CRYSTAL CADETS

From the Crystal Cadets series , Vol. 1

On her birthday, a teenager learns that she is one of the Crystal Cadets, a textbook group of young, magic-wielding heroines charged with saving the world from vague, clichéd darkness.

This series opener introduces Zoe to the other Crystal Cadets: Jasmine, Olivia, Gwen, Liz, Milena, and a sixth, who is used as a plot twist. They ride fabulous creatures like winged horses and giant butterflies and use magical tools to fight off creepy people with black eyes. Zoe seems only momentarily fazed to find her parents evidently possessed before being whisked away. Glib dialogue makes the book feel trite and superficial. “Nonny, nonny boo boo. You can’t catch me!” sings a young cadet as she faces off against what looks like a toothed shadow. Attempts at puns create cringe-worthy moments: “Looks like the crystal's out of the bag!” The story was originally published as a digital comic series, and Toole’s writing offers mostly choppy transitions and is further hampered by poor worldbuilding, logic, and back story. In what feels like a halfhearted stab at grounding the story, Olivia explains, “The darkness has been around forever. It feeds on bad stuff, like fear and greed and bad manners.” If both story and illustrations remind readers of Sailor Moon, that is about par for the course. O’Neill’s depictions are fair and in the vein of manga comics, though at times they look depthless.

Skip and pass. (Graphic fantasy. 10-12)

Pub Date: Oct. 27, 2015

ISBN: 978-1-63140-431-3

Page Count: 112

Publisher: Roar Comics/Lion Forge

Review Posted Online: July 15, 2015

Kirkus Reviews Issue: Aug. 1, 2015

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Middle schoolers will clamor for a transfer.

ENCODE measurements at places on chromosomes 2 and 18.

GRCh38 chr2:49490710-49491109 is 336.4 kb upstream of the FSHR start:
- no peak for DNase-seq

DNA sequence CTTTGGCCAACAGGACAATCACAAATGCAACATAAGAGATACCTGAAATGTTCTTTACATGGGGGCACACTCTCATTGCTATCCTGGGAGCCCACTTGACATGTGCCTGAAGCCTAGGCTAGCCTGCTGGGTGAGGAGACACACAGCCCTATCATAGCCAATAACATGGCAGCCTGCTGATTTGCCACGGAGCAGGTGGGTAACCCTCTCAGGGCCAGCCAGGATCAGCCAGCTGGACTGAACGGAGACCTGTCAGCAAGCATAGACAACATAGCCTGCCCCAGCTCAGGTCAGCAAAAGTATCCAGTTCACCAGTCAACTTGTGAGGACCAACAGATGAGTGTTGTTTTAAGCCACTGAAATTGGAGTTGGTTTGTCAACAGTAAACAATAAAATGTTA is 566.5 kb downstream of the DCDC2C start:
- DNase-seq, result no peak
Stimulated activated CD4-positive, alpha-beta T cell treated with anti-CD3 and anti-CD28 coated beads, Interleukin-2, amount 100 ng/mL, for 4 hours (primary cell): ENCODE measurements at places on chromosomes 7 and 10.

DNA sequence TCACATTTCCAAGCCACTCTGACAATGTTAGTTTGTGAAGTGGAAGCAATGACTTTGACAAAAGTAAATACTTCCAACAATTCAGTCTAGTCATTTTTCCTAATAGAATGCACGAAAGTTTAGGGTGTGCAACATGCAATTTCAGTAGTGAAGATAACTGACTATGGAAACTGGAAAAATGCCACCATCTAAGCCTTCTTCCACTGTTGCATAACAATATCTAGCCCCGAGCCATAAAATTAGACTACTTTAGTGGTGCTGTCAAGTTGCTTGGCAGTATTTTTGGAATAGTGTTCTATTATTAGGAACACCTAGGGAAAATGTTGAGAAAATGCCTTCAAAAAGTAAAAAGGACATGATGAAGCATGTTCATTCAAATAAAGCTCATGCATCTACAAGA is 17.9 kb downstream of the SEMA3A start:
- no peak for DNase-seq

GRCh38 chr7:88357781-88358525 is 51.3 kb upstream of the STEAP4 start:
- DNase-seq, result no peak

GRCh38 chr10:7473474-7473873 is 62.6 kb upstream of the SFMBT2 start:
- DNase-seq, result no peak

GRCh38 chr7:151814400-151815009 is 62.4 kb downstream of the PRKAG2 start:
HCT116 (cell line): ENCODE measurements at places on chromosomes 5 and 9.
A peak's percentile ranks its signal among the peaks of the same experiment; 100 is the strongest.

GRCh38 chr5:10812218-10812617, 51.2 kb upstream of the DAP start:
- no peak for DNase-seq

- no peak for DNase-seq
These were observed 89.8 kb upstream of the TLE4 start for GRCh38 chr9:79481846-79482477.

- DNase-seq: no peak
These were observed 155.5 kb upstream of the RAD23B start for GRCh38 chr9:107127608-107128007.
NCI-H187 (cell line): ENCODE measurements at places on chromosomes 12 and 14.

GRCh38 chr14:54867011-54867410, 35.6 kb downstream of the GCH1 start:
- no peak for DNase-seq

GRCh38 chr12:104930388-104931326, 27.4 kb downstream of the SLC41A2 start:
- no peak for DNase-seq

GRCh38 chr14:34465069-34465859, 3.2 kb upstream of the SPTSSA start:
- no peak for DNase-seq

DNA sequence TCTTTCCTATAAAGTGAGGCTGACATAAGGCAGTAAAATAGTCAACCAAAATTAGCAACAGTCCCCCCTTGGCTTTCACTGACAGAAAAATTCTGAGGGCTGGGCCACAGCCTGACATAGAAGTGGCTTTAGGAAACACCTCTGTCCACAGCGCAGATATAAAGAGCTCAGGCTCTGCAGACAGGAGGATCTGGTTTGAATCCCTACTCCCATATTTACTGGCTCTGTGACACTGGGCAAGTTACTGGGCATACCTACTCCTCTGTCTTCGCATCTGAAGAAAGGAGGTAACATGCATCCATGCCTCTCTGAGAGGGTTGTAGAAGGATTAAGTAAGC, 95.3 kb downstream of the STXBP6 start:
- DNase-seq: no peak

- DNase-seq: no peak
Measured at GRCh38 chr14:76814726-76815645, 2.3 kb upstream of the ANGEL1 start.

MIDDLE-SCHOOL COOL

Graduates of Wayside School will fit right in at the decidedly unconventional Kaboom Academy.

The Academy is located in a former mental situation, staffed in part by former patients and dedicated to making students fall “madly in love with learning!” It offers literary classics in easy-to-swallow pill form, games of dodgeball in which the balls vigorously throw themselves, loud gongs and cannon fire instead of bells, and character-building lunches sprinkled with “curiosity,” “honesty” and other “spices of life.” The school also has a journalism class of nine young investigative reporters—including legally blind photographer Leo and telepathic former conjoined twins Aliya and Taliya—determined to winkle out all of the Academy’s secrets. Williams weighs her episodic tale down with detailed expositions of the central cast’s unhappy pasts and troubled domestic situations, as well as heavy-handed axe grinding in repeated rants against the boring, pointless, time-wasting experience of going to normal school. Nevertheless, the mix of out-and-out magic with far-fetched but logical twists creates an enjoyably surreal romp. Also, the author shows a knack for wacky inventions, from those book pills to the climactic arrival of an Invisiblimp.

Middle schoolers will clamor for a transfer. (Fantasy. 10-12)

Pub Date: Feb. 11, 2014

ISBN: 978-0-385-74349-5

Page Count: 240

Publisher: Delacorte

Review Posted Online: Jan. 4, 2014

Kirkus Reviews Issue: Jan. 15, 2014

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THE BOY IN THE OAK

Physically slender but long on mystical atmosphere, Albarn’s debut features a mix of feathery line portraits and translucent leaves of pale, reworked photos of butterfly-wing and other natural patterns. They illustrate a short, formally told tale of Faerie retribution and redemption. In the first part, a bored, malicious lad tries to set fire to a Druidic Oak near his parents’ cottage and is embedded within the wood by angry sprites. Years later, when the Faeries try to do the same to a young girl whose parents plan to cut the tree down, the boy saves her and is released for showing compassion. The elevated language is nowhere near as polished as the pictures: “The boy awoke with a thud to his heart”; “He twisted with anxiety, wretched with his own memories and shameful of his past.” The special paper adds a misty, magical air to the page turns, however, and the insectile, sharp-tempered Faeries inject a needed thread of animation. Will tempt fans of the Spiderwick series and all things Faerie. (Fantasy. 10-12)

Pub Date: Dec. 1, 2010

ISBN: 978-1-897476-52-9

Page Count: 40

Publisher: Simply Read

Review Posted Online: Oct. 11, 2010

Kirkus Reviews Issue: Nov. 1, 2010

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